Kevin Martinez is a man on a serious chicken fried steak mission.
His current menu counts seven — yes, seven — versions of the classic comfort food dish.
And they’re not at all what you’d expect for an old-style place like his restaurant, the Homestead Restaurant and Bakery.
Back up to the beginning: Chicken fried steak always has been on the Homestead’s menu since Kevin’s mother Sumi had an inspiration to convert the family’s A&W restaurant into a giant barn-shaped building called the Homestead. That was back in the late 1970s.
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She still comes to work every day, but Kevin handles most of the day-to-day operations.
Two versions of the classic dish are standards: chicken fried steak with eggs at breakfast (served all day) and another with mashed potatoes on the dinner menu (always served with a free slice of pie).
At the base of that dish is a crispy chicken fried steak made out of pounded-thin cube steak. Because of the volume served, Martinez buys a prepared product.
Martinez has been fiddling with the Homestead’s menu for the last handful of years.
“I go on runs, themes, every year. I’ll come up with new concepts, and I just run them,” said Martinez, who keeps a notebook scratched with ideas.
Why chicken fried steak, though? Why not dress up meatloaf or Salisbury steak?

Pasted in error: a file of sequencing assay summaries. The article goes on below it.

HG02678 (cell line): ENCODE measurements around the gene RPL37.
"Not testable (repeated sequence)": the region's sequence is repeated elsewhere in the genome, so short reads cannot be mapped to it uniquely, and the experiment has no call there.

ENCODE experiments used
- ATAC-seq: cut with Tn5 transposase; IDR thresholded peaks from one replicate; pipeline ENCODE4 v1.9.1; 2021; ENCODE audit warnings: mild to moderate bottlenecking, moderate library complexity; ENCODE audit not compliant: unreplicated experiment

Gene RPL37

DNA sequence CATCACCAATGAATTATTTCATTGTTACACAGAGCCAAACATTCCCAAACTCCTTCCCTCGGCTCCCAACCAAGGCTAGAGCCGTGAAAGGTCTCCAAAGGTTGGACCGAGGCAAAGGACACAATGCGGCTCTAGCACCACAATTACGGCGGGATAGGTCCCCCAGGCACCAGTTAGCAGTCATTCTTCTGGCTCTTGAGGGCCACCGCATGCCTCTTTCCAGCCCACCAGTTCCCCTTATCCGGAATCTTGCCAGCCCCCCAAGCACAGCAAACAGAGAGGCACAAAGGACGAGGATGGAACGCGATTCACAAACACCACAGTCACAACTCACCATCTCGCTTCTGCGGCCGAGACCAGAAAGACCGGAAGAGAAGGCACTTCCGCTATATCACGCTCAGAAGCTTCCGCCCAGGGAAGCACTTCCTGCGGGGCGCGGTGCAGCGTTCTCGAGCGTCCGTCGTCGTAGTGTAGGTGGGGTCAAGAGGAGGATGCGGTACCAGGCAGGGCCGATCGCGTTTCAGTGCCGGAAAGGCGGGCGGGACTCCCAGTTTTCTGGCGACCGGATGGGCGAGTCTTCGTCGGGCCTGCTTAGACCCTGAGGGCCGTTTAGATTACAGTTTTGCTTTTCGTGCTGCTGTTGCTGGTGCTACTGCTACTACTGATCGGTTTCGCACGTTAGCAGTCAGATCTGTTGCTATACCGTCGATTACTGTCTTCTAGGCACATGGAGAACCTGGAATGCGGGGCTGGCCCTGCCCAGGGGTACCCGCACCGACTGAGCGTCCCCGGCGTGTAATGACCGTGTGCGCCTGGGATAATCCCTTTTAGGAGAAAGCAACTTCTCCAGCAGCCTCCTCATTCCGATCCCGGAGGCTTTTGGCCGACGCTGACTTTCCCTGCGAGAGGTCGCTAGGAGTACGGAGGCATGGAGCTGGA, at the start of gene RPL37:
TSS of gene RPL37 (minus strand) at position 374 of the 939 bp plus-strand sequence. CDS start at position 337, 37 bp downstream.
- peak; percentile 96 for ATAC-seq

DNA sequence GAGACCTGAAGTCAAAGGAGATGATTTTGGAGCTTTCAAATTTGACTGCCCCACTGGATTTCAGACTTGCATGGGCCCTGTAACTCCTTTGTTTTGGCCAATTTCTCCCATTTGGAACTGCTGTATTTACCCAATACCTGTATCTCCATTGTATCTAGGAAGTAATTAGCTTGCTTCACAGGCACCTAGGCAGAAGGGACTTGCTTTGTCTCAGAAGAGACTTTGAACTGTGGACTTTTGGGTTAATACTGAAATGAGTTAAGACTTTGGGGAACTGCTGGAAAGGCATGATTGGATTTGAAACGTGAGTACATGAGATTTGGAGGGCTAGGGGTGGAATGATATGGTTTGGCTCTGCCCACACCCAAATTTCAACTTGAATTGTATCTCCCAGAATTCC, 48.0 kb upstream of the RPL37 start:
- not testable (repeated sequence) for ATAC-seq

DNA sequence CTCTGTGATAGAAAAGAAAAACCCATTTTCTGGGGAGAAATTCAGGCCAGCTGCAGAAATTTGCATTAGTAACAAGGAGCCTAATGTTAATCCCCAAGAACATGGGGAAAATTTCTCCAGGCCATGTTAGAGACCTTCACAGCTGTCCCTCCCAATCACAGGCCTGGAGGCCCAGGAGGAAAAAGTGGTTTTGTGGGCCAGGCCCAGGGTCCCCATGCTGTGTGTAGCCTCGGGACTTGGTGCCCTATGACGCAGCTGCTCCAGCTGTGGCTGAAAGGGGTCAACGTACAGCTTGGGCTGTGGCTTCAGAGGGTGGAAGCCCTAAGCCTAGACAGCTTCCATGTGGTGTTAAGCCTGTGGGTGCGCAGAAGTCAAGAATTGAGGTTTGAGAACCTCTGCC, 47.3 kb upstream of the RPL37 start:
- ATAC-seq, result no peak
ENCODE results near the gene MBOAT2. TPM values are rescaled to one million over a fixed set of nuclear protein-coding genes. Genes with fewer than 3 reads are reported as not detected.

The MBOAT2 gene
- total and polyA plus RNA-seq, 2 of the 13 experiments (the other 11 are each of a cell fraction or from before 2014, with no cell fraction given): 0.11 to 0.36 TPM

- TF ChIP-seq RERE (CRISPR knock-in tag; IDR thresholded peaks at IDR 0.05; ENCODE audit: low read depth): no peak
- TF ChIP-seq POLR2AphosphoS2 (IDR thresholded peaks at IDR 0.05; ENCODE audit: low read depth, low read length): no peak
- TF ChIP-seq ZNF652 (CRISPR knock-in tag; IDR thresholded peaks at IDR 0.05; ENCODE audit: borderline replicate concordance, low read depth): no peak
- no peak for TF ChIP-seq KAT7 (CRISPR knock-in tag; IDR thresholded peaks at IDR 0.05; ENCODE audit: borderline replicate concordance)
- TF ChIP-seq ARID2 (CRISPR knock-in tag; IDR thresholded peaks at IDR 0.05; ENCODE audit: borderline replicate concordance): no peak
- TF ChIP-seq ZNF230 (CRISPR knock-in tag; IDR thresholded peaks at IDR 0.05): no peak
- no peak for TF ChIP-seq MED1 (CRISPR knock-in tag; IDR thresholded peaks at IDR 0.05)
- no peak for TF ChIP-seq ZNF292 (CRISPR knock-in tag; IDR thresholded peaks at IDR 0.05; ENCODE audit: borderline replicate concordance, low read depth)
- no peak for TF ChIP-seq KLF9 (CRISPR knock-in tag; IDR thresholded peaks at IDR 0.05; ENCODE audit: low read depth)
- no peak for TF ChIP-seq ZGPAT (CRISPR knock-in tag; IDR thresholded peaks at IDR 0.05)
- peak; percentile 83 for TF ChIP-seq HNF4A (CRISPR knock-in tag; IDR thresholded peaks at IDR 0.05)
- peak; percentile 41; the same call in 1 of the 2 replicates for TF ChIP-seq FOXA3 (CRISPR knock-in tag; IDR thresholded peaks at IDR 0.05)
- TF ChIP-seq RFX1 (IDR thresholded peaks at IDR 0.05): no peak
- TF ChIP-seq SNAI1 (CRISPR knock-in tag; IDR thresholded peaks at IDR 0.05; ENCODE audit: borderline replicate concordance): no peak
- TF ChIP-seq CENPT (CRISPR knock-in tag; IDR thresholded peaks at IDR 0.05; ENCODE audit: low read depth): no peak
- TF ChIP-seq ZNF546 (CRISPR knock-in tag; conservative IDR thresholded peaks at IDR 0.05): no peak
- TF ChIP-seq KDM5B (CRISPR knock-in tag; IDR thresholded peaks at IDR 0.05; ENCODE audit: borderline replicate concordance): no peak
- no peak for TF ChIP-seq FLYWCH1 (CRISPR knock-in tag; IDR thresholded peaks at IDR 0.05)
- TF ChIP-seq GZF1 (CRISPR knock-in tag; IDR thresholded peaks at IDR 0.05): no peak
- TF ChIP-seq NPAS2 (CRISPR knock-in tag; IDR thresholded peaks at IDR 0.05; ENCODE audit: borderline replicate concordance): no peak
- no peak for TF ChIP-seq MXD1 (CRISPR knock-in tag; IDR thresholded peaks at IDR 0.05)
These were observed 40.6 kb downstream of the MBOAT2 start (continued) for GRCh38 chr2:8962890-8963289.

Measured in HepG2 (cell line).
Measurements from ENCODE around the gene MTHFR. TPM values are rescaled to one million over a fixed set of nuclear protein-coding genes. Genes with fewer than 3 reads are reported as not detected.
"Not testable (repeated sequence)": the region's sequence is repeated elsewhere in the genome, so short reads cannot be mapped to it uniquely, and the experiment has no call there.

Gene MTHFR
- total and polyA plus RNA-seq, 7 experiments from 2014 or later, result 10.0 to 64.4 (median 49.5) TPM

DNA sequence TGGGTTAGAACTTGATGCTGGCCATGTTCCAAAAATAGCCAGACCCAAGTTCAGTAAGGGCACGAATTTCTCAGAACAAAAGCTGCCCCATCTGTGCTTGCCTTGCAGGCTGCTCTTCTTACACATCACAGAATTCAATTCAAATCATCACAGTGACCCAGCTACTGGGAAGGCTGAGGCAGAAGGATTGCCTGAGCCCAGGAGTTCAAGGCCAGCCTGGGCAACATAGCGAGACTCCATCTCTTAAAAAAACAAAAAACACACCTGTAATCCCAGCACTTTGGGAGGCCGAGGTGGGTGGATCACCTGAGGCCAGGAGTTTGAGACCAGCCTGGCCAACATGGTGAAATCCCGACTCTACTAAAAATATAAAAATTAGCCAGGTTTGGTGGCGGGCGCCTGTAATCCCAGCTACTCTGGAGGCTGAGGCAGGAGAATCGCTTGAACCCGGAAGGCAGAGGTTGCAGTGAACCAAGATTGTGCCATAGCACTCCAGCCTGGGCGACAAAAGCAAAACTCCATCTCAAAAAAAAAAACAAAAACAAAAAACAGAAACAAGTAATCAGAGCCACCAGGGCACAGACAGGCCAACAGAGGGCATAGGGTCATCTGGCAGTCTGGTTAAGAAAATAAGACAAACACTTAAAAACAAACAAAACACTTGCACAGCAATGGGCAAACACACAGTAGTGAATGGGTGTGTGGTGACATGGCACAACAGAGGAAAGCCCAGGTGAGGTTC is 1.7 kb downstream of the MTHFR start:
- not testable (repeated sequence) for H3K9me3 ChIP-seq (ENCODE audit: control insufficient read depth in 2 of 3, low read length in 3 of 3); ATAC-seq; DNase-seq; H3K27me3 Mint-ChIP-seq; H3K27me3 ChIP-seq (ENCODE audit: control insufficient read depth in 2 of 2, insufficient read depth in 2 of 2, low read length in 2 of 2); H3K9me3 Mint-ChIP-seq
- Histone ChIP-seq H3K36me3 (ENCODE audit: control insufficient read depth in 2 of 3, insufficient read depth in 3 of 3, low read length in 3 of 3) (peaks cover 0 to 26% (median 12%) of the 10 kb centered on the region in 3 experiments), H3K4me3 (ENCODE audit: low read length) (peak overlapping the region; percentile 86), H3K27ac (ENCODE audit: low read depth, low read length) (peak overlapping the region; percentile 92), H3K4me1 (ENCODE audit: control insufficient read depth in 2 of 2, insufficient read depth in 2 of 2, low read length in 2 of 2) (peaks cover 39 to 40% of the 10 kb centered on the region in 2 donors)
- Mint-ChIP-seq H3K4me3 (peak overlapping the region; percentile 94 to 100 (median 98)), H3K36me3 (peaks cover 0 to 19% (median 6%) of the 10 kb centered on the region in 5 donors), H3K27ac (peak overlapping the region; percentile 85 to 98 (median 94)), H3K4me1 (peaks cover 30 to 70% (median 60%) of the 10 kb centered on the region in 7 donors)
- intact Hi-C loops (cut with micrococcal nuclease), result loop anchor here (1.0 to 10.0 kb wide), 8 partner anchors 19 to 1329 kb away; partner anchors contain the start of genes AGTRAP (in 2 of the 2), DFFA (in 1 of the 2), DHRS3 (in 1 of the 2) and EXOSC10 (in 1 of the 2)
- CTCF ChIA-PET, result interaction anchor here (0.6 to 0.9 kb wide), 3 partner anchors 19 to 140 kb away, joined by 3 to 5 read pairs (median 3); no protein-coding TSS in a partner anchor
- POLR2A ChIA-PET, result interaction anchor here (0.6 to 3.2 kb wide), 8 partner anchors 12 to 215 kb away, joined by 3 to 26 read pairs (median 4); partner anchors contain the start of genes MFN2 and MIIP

“I started with the premise that I believe chicken fried steak was made for much more than gravy, and it built up from there,” said Martinez.
“It’s a base flavor of salt and has a great texture and it’s such a great comfort food,” he added. “I always wondered, what other flavors could possibly go with this? Then it became a sandwich and then a burrito. It was more about going to good flavor combinations than turning them into something unrecognizable.”
About four years ago, he thought it might be fun to add a burger-spin on chicken fried steak. He created a monster-sized burger served on an oversized sesame seed bun with a smear of chipotle mayo and all the usual burger accessories.
Then came his obsession with made-over omelets three years ago. That led him down the rabbit hole that he filled with a macaroni and cheese omelet, a meatloaf-and-mac omelet and one made with house-made bacon jam and Polish sausage.
The ultimate creation, and the omelet that resonated with his diners, was the chicken fried steak omelet.
In 2017, he went big. If he could wrap a chicken fried steak in an omelet, what about a tortilla? His next creation was an plate-sized burrito filled with chopped chicken fried steak, eggs and sauteed peppers and onions.
And if he could put chicken fried steak on a bun, in an omelet or in a tortilla, what about regular sandwich bread? Intrigued by the classic diners sandwiches — Monte Cristos and clubs — he added those to the menu in the summer.
They were a hit.
What’s next for his obsession? Chicken Fried Steak Version 8 will be joining the menu in the next few weeks. He’s put an updated spin on veal Parmesan with a chicken fried steak Parmesan. It’ll be served with mozzarella and Parmesan cheese and a marinara sauce.